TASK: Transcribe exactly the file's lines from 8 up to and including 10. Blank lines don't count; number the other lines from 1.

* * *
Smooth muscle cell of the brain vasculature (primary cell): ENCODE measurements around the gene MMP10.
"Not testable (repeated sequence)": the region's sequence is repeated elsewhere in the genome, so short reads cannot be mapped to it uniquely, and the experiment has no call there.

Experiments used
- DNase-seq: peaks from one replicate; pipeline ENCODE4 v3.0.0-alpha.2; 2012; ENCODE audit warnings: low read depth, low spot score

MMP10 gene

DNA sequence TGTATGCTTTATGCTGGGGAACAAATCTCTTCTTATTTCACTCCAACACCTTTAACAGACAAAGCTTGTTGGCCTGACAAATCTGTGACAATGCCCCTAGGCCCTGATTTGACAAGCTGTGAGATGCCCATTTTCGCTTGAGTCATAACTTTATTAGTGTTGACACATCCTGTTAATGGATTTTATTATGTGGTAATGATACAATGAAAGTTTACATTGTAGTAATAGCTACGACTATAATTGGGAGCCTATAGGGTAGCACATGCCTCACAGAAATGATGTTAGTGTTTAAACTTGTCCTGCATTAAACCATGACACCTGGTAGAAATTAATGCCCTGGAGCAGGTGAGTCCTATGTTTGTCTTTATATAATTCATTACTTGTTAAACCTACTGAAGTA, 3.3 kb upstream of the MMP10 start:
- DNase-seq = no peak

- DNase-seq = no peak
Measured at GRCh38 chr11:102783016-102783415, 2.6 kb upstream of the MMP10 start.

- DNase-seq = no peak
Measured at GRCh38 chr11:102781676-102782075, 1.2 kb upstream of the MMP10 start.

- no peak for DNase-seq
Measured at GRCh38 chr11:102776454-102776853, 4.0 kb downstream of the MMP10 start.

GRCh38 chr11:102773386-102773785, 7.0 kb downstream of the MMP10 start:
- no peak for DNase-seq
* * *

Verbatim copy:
- DNase-seq = no peak
Measured at GRCh38 chr11:102783016-102783415, 2.6 kb upstream of the MMP10 start.

- DNase-seq = no peak